If you made the mistake of making your entire website built on wordpress – this article might not be for you unless you are a wordpress Guru. WordPress works with custom plugins and builders but this article is more of a general fix for it.
However, there are other solutions on how to get this fixed in your WordPress website, but it’s actually a lot easier if you have full control of your website – which is one of the main things we focus on when we build your website and host it
To fix these type of warnings, you need to make sure you have at least a few of the following:
- First make a backup of your website.
- Knowledge on how to update your website.
- Access to update your website
- Some basic knowledge of HTML and web design
- NOT using WordPress. WordPress is great for blogs, but this is a reason wordpress sucks to have as a main website.
First, back up your website!
We cannot stress this enough: Please back everything up before you make any changes – ever – who cares how good you are.
So…..back up your website 😀
Enough BS…. Get Started
Is this important?
We believe it is important – especially if you have a heavy website that needs to load or perform faster. It can have a more negative impacts on your actual live users (humans, remember those?) People are impatient and spoiled with the internet now and they can find information about anything at their fingertips – so don’t make them wait!
Considering all the ranking factors in SEO, and how many are unknown, it’s best to follow the ones we do know to increase the odds and minimize efforts. Having a sexy load time on your website makes Google happy. Will this get you on page 1? Fuck no….but it’s good principle and any little bit of extra effort really hits it in the long run.
What is minifying?
First step is to identify where the issues are coming from. If your tool does not report to you which pages are causing the issues, it might be harder to trace out the issues unless you know your website very well. But if you are working with a larger website and are not properly reusing headers and footers on your website – then you might be in for some serious repetitive work 😀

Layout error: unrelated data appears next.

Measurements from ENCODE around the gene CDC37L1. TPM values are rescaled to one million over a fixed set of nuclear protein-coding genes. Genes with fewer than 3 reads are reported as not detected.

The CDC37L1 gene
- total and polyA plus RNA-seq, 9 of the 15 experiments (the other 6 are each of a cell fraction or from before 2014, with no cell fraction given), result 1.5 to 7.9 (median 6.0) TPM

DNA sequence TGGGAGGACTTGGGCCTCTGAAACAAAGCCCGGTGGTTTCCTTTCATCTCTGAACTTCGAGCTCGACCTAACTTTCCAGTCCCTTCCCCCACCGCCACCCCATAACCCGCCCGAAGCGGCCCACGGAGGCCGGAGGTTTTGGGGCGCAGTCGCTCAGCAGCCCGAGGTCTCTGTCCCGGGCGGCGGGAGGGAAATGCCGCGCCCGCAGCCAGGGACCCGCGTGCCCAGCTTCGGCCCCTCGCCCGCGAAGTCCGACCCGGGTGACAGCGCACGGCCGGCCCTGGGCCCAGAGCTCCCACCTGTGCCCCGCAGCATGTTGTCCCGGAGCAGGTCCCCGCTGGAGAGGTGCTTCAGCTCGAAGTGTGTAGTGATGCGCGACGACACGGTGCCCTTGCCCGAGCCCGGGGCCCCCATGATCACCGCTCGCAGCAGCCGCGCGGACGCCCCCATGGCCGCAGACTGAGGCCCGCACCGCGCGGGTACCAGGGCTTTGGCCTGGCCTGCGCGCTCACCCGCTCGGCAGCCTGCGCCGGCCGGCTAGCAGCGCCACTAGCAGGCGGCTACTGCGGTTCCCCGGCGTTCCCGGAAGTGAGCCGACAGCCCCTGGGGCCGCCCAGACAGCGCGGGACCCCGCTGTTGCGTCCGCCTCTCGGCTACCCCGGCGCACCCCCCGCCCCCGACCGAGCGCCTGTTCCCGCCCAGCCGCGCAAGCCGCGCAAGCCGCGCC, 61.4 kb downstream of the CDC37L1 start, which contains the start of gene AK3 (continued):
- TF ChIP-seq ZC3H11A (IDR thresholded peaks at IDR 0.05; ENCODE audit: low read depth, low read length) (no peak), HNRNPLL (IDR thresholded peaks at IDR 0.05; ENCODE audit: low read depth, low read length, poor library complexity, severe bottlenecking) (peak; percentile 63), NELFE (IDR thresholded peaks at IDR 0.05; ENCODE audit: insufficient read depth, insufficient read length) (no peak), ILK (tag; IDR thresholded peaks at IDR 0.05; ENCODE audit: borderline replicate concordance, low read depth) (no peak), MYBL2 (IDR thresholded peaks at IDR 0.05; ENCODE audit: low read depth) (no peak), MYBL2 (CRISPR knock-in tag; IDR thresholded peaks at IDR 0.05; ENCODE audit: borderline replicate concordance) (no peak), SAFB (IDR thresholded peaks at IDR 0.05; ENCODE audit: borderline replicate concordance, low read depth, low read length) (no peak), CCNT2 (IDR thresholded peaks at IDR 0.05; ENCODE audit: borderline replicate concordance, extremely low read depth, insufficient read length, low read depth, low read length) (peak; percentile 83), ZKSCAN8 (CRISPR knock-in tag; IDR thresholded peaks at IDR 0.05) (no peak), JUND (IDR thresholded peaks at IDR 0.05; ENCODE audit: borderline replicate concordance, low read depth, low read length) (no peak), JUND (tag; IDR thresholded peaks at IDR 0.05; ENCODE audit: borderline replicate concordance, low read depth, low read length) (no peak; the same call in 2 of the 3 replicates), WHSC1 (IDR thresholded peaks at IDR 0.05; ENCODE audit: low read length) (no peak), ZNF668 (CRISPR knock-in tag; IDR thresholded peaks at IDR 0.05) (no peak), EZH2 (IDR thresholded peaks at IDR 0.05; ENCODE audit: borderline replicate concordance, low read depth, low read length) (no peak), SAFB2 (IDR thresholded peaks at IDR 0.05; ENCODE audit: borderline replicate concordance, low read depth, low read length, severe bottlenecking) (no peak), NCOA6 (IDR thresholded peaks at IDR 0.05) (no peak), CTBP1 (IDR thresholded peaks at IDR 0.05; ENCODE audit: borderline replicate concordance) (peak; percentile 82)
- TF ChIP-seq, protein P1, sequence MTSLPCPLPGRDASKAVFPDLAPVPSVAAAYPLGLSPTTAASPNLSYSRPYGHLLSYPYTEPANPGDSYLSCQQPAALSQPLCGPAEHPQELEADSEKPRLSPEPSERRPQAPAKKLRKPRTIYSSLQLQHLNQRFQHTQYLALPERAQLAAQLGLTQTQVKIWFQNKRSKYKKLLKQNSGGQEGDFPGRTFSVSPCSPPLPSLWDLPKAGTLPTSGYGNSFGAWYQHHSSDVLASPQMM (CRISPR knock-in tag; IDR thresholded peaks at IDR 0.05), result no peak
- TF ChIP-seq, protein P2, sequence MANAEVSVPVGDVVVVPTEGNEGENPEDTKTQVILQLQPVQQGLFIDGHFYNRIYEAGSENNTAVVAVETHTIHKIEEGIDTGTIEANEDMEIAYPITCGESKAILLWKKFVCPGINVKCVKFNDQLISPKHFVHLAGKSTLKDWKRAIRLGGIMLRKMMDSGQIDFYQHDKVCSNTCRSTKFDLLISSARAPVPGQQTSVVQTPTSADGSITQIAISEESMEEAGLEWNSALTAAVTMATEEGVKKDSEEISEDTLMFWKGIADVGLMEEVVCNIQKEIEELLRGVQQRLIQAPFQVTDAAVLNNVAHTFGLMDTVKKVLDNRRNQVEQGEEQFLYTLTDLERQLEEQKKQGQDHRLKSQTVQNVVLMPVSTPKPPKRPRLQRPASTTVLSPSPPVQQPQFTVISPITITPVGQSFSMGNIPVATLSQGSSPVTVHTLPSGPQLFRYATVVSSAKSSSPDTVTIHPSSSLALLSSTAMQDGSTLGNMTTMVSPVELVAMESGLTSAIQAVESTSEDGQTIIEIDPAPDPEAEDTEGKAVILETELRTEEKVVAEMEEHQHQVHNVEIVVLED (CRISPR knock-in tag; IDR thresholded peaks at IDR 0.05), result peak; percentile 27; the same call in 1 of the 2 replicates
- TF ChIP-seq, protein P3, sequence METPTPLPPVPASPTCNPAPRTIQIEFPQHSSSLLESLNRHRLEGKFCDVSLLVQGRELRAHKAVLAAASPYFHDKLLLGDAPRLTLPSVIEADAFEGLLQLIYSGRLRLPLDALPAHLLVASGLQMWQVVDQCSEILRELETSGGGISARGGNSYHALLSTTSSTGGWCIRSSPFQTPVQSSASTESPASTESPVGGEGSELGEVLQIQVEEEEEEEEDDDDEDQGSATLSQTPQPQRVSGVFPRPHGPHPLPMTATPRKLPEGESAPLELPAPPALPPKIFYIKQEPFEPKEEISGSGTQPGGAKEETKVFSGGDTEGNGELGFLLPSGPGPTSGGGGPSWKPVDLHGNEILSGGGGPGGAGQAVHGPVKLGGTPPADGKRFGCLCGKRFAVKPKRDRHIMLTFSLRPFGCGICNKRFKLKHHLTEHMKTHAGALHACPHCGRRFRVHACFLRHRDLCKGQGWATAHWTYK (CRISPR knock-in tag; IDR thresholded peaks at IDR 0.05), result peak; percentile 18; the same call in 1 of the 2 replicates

What you see above is a list of all the website page URLS that contain unminified JS/CSS. This will be the guide we use to make the changes.
In this example, here are a few of the files detected:
Don’t let the large number of files scare you, that just means there are multiple pages with the same issue. If your website is designed and coded well, fix one and fix them all!
Your Website and Files
A website is pretty much a bunch of files inside a folder that get rendered and served to your browser by a web server.
For example – the file /js/script.js would simply be a file named script.js inside the “js” folder of your main website folder.
Lets take a look at this code of the main page of the website shown above. In the header section below, we can see the CSS files that are being used. Cross reference those with the ones that are actually listed
Aww… you thought you were done? Nope…
Now we need to actually minify the files, also change the HTML code to use the new minified file instead of the previous versions of it.
So far, we have a CSS folder, and a folder named JS. My recommendation is to create a new file in the same folder as the one you are replacing. If you are minifying a file called “style.css” you should rename the minified copy to “style.min.css” inside the corresponding js and css folders (or whichever folder names you are using in your website)
Then place the new minified file there with the same filename. This will result in only having to add mini/ to the current path of your JS and CSS files.
In this example I will focus on one file (css/style.css), you can do the same for all the other files you will need to clean this up. You can replace the style.css with the actual filename and folder names for your website configuration
To minify the files, it’s pretty simple We’ll use “css/style.css” as a sample in this case.
- First open the file for the corresponding page you are fixing
- Right click → Select All and copy
- Go to https://www.minifier.org/
- Paste the code into the text area
- Then hit the blue “minify” button
- Select all the updated code from the textarea as shown below
- Create a new file inside the css folder with the same filename (style.min.css)
- Paste the minified code into this file, and click Save
- Upload this file into the css/ folder with new name of style.min.css
- Update your HTML code from “css/style.css” to “css/style.min.css”
I would recommend doing one file at a time, uploading the changes, and then testing before pushing the code to your website. If you do not have a testing environment, or low traffic, you can just upload it to the main website, but make sure everything still works. If you experience any errors, revert the changes, and try again.
That pretty much sums it up. This should eliminate some of the load drag from your website.
If you need any help with this please feel free to shoot us an email from our contact page https://miamiweblab.com/contact/